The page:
Leaders in the wireless movement took it upon themselves to actively engage with the FCC and more directly in the effort to help others in the aftermath of Katrina. They got in their cars and went down to a staging area on someone’s farm and proceeded to deploy community developed wireless communications backbone equipment… not so people could use laptops at cafes but so people could use Voice over Internet services to contact friends and family – to reconnect – to let others know how they were.

Another person recounted the story of one of these wireless activists who needed to climb a tower, and a local sheriff whose entire communications capability was reduced to a 2-way radio… and the sheriff asked simply what the activist was going to do for him and his community… essentially, are you going to do something good for us?

Politics was set aside for a political act. The sheriff, understanding that this person was bringing telephony to an area where the communications infrastructure was wiped out was there to do something good. He said, of the tower and door, which they really didn’t have any permission to legally access… if it is locked, “I’ll shoot the lock off myself.”

Together they acted, in a political act… one not too dissimilar from civil disobedience…

These sorts of stories need to be told and retold. There are community level solutions to many problems, and some involve technologies that while advanced, are not terribly difficult to understand or deploy, and which have robust features and characteristics. The communities’ ability to respond in crisis is something that requires greater distribution of digital and technical literacy, but more than that it requires an understanding that we can act to our common benefit on many more areas of our life than we otherwise generally feel.

Moving on to one last example… a gentleman from India spoke eloquently on the importance of technology for communications among those with disabilities… thinking even of tools that voice enable applications or allow for alternate means of processing text, that this has benefits likewise for low-literacy persons… imagining that we have local community intranets replete with data of use to people…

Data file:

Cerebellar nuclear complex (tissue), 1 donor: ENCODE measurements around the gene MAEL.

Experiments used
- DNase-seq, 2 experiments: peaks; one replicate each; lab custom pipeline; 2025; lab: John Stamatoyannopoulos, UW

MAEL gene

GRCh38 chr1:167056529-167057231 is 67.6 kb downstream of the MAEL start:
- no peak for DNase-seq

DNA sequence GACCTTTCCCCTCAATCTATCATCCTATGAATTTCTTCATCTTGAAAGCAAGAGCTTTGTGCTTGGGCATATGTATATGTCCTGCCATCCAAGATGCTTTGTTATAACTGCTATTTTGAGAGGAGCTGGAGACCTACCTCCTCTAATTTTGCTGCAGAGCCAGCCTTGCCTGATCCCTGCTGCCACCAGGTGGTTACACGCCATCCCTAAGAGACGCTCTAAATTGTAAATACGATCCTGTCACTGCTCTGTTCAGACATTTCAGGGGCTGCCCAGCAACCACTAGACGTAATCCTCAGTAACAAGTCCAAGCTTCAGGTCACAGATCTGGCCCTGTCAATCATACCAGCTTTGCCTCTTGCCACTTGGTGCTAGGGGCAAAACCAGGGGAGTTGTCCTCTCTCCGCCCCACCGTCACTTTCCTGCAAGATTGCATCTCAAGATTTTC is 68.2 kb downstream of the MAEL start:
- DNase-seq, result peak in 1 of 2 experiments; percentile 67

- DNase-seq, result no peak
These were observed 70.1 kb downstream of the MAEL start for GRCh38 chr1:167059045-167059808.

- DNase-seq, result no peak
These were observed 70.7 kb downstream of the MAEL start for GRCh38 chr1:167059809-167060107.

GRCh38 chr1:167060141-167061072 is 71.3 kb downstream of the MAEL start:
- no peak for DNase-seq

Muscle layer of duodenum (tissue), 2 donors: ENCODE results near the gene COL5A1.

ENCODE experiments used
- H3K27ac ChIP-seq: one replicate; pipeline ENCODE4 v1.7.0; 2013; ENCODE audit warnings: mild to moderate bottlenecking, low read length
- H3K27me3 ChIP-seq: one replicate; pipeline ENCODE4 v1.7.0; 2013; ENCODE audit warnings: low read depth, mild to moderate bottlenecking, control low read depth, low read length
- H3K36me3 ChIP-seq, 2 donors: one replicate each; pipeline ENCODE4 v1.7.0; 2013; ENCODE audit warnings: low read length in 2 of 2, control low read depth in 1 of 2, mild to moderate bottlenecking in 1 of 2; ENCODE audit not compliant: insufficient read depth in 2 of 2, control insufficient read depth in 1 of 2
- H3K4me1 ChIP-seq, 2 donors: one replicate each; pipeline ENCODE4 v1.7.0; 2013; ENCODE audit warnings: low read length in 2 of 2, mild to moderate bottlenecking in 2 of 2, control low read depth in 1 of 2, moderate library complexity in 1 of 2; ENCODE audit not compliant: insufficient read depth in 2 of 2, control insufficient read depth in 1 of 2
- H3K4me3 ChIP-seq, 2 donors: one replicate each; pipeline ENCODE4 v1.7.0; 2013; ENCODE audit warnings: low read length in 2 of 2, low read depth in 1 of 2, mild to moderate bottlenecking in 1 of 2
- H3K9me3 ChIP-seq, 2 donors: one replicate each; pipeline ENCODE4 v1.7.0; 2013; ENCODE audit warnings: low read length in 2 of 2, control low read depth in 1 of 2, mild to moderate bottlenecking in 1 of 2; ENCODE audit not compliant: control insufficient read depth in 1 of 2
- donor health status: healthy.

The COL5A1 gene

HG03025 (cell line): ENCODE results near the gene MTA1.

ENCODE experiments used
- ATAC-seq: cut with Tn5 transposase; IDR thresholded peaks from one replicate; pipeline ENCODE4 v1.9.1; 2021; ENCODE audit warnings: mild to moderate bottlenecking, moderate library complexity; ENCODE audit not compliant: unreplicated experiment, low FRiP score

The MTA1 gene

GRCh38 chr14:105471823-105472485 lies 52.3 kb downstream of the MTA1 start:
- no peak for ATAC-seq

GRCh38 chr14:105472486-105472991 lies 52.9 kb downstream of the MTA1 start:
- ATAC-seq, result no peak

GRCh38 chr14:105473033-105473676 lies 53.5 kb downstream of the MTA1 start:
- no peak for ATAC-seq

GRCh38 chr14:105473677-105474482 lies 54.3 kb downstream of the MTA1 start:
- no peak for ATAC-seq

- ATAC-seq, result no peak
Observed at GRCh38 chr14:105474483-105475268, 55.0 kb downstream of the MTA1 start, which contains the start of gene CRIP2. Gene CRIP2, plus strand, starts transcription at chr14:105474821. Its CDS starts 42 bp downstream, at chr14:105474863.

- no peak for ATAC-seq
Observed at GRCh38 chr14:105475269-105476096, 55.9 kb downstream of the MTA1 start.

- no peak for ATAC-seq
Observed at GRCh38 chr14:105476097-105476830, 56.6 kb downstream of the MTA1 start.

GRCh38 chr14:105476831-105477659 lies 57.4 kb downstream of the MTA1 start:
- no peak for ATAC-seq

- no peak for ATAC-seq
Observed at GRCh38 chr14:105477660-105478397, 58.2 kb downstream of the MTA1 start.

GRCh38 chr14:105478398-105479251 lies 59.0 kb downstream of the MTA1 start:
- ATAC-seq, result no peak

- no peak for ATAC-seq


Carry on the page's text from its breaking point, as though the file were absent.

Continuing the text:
These are all examples of community resources and potential resources that can be deployed and invested in on a local basis… and yet we are so little aware of these possibilities. These are media resources with social purpose: overcoming isolation and empowering people.

I’ve been writing on defining digital divides for ourselves in our own communities as opposed to thinking about them in terms of the series of solutions that have come to many communities in a top-down manner, treat even if partly the result of demands from the bottom or near-bottom (or those at least cognizant of a divide) for something.

I generally recite the typical aspects of the divide: equipment, training, and connectivity and deconstruct/explode them further along lines anyone can understand: technology changes more and more rapidly. So: is a given piece of equipment up to it’s task, is it equitable? is a given training regimen adequate? are there other tools and strategies we should be trying? is the connectivity on par with what others have, and at similar price point?

That’s all well for an effort to break free from other’s definitions of the divide, especially from those who would have us believe it has been bridged.

Back to the beginning: what I take to be one of the hallmarks of the divide is isolation.

I began by writing that the digital divide is not over…. I feel a compulsion to reiterate that point… and to bluntly state that perhaps those who would have us believe it is over have simply not heard, or not heard from those who are most isolated… those who are effectively voiceless because their stories don’t get told in a meaningful way and they are often without the tools to tell their own stories in the media of the connected.

In my own city there are plenty of people who do not realize the isolation of individuals and communities so proximate to them geographically.

We must advance community use of media tools, and community and individual participation with media tools to tell their own stories… to be the media (as the saying goes).
It’s probably better spell the whole thing out. Let’s think seriously about the Internet. If it’s just the ‘Net we run the risk of taking it for granted, cialis sale as many of us do. What is the Internet, then? Do we have quite the same Internet as we did before Brand X? What will we have after the Telecom Rewrite? The stage is set for Whitacre Tiering. Another dimension of the digital divide comes into view.